An Agile Approach to Repurposing Content

8 minute read

Upland Admin

Today’s article on the Marketeer will be brought to you by the number 4,096.

That’s about how many different individual contexts content marketers need to address if they want to produce the right content for the right customer at the right time.

Seems high, doesn’t it?

But it’s actually fairly conservative if we break it down.

We start with six different criteria for determining who the customer is and where they are on their path to purchase:

  1. Channel: the channel with which they’re interacting with the vendor
  2. Persona: the personal profile of the customer contact
  3. Segment: the profile of the customer company
  4. Buying Stage: where the customer is on their journey
  5. Geography: where the customer is physically located
  6. Product: what product is the best offer for a customer

Then we figure there is an average four different options within each of these criteria:


  1. Written content (blogs, case studies, white papers)
  2. Social media
  3. Sales team
  4. Video


  1. Mary the Marketer
  2. Charli the CIO
  3. Rajesh the Researcher
  4. Daven the Director


  1. Stable small business
  2. High growth startup
  3. Global enterprise
  4. One-person team

Buying Stage:

  1. Awareness
  2. Consideration
  3. Purchase
  4. Retention


  1. North America
  2. Europe
  3. East Asia
  4. Australia/New Zealand


  1. Basic product
  2. Product for teams
  3. Extension for more functionality
  4. Customized version

In order to provide content that’s tailored to every single possible variation of these six criteria and four options, we’d need 4,096 content variations.

That number may still seem scary, but don’t worry — you don’t actually have to produce 4,096 different pieces of content.

In fact, you definitely shouldn’t do that, because it would be enormously stressful and a waste of your time. It’s time to work smarter, not harder on our content production.

By coming up with a strategic approach to content reuse, and then executing on it using Agile marketing iterations, we can produce better content that converts more efficiently, without drowning under thousands of deliverables.

The Trouble With Silos

To make this “more from less” approach work, we first have to move away from the rigid silos in which many teams create content.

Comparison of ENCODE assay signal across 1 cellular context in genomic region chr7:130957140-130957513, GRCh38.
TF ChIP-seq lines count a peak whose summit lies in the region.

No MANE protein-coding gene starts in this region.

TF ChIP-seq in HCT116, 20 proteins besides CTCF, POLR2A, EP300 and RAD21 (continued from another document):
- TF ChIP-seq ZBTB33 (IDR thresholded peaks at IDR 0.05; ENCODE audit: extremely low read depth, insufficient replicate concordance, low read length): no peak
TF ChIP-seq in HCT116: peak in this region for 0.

Right now many of us are producing lots and lots of content, but we lack communication among teams. Content is misaligned, and there are gaps in coverage.

What’s more, misalignment and poor communication produce an enormous amount of waste, particularly on B2B content teams.


SiriusDecisions suggest that 60-70% of content produced by B2B companies goes unused, while Corporate Visions suggest it is even higher (90%).

But, if we replace these disparate silos with an overarching content operation that governs content production, the above arrangement flips:


A content operation manages strategy, governance, process, and reuse, streamlining and systematizing the production of content. There is now a single point of origin for content within an organization, which slowly disintegrates the walls between content teams.

By opening up the lines of communication in this way, opportunities for repurposing become more apparent, and rework becomes less common.

Content is more likely to be used, and teams aren’t duplicating one another’s efforts. Siloed teams will always struggle with repurposing content effectively.

Executing an Agile Reuse Strategy

Now that communication and collaboration have been taken care of, it’s time to get down to doing the work of making adaptable content.

By taking an Agile approach to this process, we can accelerate the delivery timeline for many of the components, allowing the content team to prove value earlier while adapting to the data they collect from initial releases.

Content Reuse Walkthrough

We’ll use a fictional content team to illustrate how this process can work. Here’s a quick look at one phase of a repurposing effort, which targets a single persona, product, buying stage, and language/region:


The team begins their initiative by conducting seven video interviews, five with customers and two with industry experts. These interviews will be compiled into a large ebook, the central asset of the entire campaign.